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The Brain Eaters

U.S.A. | 1958
Directed by: Bruno VeSota
Written by: Gordon Urquhart
Ed Nelson
Alan Frost
Cornelius Keefe
Joanna Lee
B&W / 60 Minutes / Not Rated

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Brain Eaters

  By Nakadai

When looking back to my youth in regard to film, among the first thoughts rushing through me cluttered noggin' is a seemingly endless supply of vintage cover art. Not the crudely generic renderings via photoshop of today, but the once well designed and strikingly illustrated works of yesteryear. Intent on sucking in potential viewers through the captivation of catchy slogans and vividly if not entirely over embellished, imagery.

Today’s feature “The Brain Eaters” is of no exception. With the phrase “Crawling, slimy Things Terror Bent On Destroying The World!” boldly scrawled across a purple face woman; eyes a glowing yellow, with fangs barred and top cranium of her skull removed exposing her brain which exudes a shimmering light. If that isn’t guaranteed to send a 12 year old boy clamoring to the nearest player film in hand, well then my friend, that 12 year old boy must surely suck.

A mysterious cone shape anomaly is discovered jutting out of the earth just outside the town of Riverdale Illinois. The cone is upwards to 50 ft in height, with a circumference of 50 ft at its base. Local scientists are baffled as to its origins or purpose, as a result fear of a wide spreading panic draws in an senator to investiage from Washington (Everyone knows that senators are the best investigators!), with the immediate intent of dispelling any inclination of extraterrestrial activity.

The senator arrives at the scene of the cone to find that several towns people have been murdered, as many others, the mayor included, have gone missing all together. Seemingly the exterior of the cone appears indestructible, while a small tunnel opening towards the top of the structure proves to lead through a vast and winding series of narrow corridors. The Scientist, now with the senator in tow remain even more baffled.

Unable to properly navigate the cones corridors, the senator along side a small group of locals invesitaging the matter, head towards the mayors office heeding reports of his abrupt return. They in turn find the Mayor under the influence of some sort of parasite, one of which capable of completely taking control of its human host after the attachment of two mandibles through the hosts back, into the base of their spine.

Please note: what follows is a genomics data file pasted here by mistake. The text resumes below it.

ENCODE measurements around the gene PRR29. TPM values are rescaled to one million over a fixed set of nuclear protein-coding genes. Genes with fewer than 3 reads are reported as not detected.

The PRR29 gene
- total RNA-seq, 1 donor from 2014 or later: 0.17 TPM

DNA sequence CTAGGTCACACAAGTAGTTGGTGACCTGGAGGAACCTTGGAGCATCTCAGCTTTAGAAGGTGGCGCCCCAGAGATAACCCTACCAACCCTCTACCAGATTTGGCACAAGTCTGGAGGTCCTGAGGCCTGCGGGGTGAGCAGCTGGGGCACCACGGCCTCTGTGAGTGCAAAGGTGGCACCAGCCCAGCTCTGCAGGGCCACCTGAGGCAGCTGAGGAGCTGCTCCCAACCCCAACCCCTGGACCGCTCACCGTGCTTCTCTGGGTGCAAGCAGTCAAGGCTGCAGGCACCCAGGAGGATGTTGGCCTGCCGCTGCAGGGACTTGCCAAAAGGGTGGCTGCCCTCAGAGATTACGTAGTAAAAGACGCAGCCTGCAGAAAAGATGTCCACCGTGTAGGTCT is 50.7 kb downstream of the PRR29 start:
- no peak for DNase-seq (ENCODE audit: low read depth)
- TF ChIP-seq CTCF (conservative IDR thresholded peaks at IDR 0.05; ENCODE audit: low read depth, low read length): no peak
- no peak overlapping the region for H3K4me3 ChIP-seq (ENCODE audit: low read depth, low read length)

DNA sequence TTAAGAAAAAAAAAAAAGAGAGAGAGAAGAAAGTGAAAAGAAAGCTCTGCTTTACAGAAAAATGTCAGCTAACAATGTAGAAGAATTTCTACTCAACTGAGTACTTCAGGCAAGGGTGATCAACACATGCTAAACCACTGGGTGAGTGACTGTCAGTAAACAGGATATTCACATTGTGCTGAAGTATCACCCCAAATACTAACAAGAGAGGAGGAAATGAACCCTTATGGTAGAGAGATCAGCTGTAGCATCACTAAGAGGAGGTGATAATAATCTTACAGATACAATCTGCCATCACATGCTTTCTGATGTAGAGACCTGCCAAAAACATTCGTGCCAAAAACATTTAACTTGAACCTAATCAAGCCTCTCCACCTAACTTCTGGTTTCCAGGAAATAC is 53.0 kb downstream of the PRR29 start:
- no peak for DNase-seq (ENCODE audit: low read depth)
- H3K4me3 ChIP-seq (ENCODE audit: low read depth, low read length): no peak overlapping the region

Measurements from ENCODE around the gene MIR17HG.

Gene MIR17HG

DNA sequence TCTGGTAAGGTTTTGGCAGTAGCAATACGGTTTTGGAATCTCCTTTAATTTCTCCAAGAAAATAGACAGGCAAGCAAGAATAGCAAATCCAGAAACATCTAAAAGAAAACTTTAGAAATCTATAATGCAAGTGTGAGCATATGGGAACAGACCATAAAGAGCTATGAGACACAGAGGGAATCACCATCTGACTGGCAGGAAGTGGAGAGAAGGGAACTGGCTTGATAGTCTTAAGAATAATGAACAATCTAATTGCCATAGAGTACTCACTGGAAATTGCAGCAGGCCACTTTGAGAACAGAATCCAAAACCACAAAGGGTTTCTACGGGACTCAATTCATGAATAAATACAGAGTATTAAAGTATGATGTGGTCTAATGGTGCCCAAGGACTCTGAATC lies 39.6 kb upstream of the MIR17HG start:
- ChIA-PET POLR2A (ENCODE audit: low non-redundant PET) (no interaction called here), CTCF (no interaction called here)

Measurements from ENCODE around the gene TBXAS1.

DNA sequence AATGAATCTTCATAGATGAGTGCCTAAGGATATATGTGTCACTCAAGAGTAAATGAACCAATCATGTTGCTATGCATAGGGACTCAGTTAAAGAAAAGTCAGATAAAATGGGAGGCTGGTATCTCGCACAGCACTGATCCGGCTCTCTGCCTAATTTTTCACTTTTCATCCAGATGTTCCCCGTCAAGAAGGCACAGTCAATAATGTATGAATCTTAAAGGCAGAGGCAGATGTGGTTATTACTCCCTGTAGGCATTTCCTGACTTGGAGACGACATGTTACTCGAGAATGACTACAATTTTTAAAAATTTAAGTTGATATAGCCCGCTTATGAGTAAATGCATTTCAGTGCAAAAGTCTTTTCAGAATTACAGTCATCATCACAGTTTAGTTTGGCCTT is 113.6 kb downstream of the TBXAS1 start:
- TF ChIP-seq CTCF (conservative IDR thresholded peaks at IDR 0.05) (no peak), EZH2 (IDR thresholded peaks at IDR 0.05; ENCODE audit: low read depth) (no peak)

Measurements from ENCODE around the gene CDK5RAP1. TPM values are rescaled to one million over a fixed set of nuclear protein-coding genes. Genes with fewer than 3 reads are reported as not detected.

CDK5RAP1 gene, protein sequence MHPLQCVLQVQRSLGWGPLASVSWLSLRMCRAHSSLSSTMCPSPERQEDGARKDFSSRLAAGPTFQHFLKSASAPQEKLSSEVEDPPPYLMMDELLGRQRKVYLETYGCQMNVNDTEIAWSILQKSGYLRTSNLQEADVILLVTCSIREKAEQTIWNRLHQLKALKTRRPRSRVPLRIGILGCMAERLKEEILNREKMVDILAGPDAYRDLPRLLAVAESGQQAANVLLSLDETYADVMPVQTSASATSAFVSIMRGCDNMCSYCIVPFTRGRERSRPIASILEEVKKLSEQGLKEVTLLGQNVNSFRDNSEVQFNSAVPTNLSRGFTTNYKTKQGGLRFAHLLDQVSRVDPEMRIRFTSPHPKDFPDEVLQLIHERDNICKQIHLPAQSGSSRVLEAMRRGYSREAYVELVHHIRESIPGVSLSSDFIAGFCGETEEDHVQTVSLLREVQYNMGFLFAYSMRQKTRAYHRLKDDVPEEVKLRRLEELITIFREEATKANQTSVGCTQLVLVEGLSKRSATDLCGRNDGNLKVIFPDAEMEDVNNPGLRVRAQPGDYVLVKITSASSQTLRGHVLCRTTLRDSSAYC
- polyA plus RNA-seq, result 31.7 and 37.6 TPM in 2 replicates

The team soon finds themselves increasingly under threat as the number of infected towns people increase, leading them once again to the mysterious cone shaped anomaly in hopes of rooting out the mystery of the alien parasites.

Shortly after The Brain Eaters initial release in 1958, the films producer Roger Corman was forced to settle out of court the sum of $5,000 in response to a plagiarism lawsuit brought on by noted science fiction author Robert A, Heinlein. Heinlein, author of such works as: Starship Troopers, Red Planet, and Stranger in a Strange Land; in accession to the settlement asked that his name remain unattached to the films screen credits, as he found the film “wanting”.

I can’t say I blame Heinlein for his assertion. Yes the film does have its charms, but it offers nothing new to the viewer and was clearly produced in an attempt to cash in on the recent popularity of Invasion of the Body Snatchers (1956) and other popular titles of the era.

A quick summarization of the film may appear intriguing, however ultimately we're left wanting with yet another easily forgettable B level Sci-Fi snooze fest. It’s understandable why director Bruno VeSota’s directorial efforts only amount to that of three features under a span less than a decade.

Where to start? Well… The effects are poorly done, too few and far between, the performances wooden, and unmemorable. Obviously we're dealing with low production values here, and it shows. The whole film reeks of dialing it in. The films creature's appearance is akin to Star Treks troublesome “Tribbles”, furry and cute, harboring no menacing appeal what so ever, and ultimately offering little to no screen time. You simply won't find anything innovative here, behind the camera or elsewhere.

The story may be an interesting enough premises for the genre, but once again simply offers nothing we haven't already seen before; and with a lacking presentation just doesn’t justify the repetition. You’ll find yourself yawning endlessly through out the course of film, while your eyes continuously return to the clock, under a magnetic power not entirely your own, only to find that barely a minute has passed since the last time your eyes searched for a fruitless salvation. Some how I managed to struggle through to the end, the person to my left however fell asleep 28 minutes in. 6 hours later and they're still fast asleep, ambien eat your heart out.

At this point I’d like to be able to say, at least The Brain Eaters is good for a laugh in spite of itself, but sadly while it does amittedly have its humerous moments, they're just not enough of them to carry the film. Two words best describes this production, blandly mediocre. While only timing in at a mere 60 minutes, I could easily think of worse ways to kill an hour. But with a recycled storyline degraded ten fold, why bother?

On second thought, a big Fuck You goes out to the misleading (yet undeniably awesome) cover art!

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